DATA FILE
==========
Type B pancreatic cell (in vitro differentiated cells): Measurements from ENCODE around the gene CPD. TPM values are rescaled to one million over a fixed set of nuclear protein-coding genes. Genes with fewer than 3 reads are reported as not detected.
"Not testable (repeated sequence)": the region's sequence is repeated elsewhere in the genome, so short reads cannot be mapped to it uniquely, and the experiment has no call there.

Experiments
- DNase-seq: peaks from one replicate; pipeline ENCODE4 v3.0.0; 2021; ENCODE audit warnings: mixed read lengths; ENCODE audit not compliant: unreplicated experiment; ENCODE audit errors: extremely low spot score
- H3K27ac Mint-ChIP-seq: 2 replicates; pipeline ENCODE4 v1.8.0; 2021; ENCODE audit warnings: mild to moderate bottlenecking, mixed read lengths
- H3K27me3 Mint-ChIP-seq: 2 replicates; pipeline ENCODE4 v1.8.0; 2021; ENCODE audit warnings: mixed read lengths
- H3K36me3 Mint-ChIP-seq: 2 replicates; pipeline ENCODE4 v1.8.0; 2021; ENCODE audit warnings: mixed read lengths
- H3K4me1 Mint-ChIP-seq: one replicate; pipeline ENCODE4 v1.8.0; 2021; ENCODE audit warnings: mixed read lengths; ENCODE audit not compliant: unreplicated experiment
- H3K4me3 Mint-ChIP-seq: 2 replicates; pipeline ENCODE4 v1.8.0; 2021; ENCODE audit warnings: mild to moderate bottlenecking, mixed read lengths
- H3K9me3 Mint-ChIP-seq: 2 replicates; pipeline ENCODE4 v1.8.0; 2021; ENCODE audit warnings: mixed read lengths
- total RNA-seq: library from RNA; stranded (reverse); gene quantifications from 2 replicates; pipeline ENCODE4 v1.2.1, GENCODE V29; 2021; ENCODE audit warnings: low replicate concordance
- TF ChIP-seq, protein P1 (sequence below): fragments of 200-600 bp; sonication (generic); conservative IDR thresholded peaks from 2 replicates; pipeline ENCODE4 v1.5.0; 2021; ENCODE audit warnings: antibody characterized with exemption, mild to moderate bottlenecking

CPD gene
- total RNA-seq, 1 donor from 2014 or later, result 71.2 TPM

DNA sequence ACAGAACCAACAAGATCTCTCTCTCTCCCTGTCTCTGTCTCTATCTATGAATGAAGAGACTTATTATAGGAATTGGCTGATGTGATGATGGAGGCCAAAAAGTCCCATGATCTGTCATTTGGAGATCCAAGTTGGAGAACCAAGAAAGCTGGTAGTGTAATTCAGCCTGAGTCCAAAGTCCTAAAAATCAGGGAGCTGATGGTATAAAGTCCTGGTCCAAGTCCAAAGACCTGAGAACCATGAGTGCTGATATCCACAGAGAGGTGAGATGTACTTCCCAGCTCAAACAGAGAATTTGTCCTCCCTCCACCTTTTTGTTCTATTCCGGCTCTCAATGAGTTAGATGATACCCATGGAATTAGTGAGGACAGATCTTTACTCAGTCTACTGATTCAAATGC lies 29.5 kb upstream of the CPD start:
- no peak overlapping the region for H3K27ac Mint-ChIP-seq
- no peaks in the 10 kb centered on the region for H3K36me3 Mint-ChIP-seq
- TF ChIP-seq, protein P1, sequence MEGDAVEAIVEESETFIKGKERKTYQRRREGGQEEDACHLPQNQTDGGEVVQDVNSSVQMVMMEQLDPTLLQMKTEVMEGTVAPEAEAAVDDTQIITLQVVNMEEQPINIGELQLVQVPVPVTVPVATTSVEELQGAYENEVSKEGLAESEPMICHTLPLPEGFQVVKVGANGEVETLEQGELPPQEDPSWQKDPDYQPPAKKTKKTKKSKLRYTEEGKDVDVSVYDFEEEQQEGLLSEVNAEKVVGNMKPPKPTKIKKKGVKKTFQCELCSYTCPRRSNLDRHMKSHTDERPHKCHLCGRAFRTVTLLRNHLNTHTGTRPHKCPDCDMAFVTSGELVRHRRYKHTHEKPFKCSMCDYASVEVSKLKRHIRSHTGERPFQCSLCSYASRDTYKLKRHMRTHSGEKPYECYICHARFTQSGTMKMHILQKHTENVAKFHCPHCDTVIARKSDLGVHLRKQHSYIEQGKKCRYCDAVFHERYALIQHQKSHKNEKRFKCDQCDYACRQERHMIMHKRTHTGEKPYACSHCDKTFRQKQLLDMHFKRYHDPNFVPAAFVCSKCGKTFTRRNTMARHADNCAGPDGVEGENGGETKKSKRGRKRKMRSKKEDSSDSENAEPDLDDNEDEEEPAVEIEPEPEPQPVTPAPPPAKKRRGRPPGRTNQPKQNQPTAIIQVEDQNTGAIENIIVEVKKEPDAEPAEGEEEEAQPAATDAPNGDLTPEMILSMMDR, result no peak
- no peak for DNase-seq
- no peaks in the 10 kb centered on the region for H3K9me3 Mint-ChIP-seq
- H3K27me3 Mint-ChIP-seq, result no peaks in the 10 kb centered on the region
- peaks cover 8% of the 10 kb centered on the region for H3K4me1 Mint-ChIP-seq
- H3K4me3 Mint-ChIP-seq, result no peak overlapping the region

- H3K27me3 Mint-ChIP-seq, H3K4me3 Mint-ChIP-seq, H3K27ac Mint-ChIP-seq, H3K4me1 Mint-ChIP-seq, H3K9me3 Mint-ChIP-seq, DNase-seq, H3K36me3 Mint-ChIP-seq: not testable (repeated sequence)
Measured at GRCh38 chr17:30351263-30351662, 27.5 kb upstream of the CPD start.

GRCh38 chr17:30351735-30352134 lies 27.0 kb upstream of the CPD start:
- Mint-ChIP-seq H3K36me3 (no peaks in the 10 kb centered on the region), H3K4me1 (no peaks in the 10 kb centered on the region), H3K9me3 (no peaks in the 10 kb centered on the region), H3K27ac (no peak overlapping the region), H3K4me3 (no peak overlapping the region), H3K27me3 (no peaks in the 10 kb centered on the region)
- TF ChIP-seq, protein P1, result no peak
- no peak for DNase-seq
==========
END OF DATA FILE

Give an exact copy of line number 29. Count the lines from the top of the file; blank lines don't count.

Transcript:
- no peak for DNase-seq